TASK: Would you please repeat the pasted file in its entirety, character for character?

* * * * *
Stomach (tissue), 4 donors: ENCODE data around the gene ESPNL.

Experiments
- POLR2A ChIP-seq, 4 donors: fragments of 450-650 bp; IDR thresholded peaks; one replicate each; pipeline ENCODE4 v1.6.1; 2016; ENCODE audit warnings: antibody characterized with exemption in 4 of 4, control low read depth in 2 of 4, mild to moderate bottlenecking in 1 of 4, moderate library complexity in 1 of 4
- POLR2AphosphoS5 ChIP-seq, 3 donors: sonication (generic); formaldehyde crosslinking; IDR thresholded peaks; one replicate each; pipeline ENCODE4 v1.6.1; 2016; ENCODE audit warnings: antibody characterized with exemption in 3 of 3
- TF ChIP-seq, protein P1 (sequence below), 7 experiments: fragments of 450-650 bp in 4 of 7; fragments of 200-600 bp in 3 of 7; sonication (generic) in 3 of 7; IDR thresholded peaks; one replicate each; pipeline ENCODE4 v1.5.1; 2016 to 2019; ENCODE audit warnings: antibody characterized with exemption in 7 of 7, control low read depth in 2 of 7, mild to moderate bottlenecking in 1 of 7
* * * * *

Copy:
Stomach (tissue), 4 donors: ENCODE data around the gene ESPNL.

Experiments
- POLR2A ChIP-seq, 4 donors: fragments of 450-650 bp; IDR thresholded peaks; one replicate each; pipeline ENCODE4 v1.6.1; 2016; ENCODE audit warnings: antibody characterized with exemption in 4 of 4, control low read depth in 2 of 4, mild to moderate bottlenecking in 1 of 4, moderate library complexity in 1 of 4
- POLR2AphosphoS5 ChIP-seq, 3 donors: sonication (generic); formaldehyde crosslinking; IDR thresholded peaks; one replicate each; pipeline ENCODE4 v1.6.1; 2016; ENCODE audit warnings: antibody characterized with exemption in 3 of 3
- TF ChIP-seq, protein P1 (sequence below), 7 experiments: fragments of 450-650 bp in 4 of 7; fragments of 200-600 bp in 3 of 7; sonication (generic) in 3 of 7; IDR thresholded peaks; one replicate each; pipeline ENCODE4 v1.5.1; 2016 to 2019; ENCODE audit warnings: antibody characterized with exemption in 7 of 7, control low read depth in 2 of 7, mild to moderate bottlenecking in 1 of 7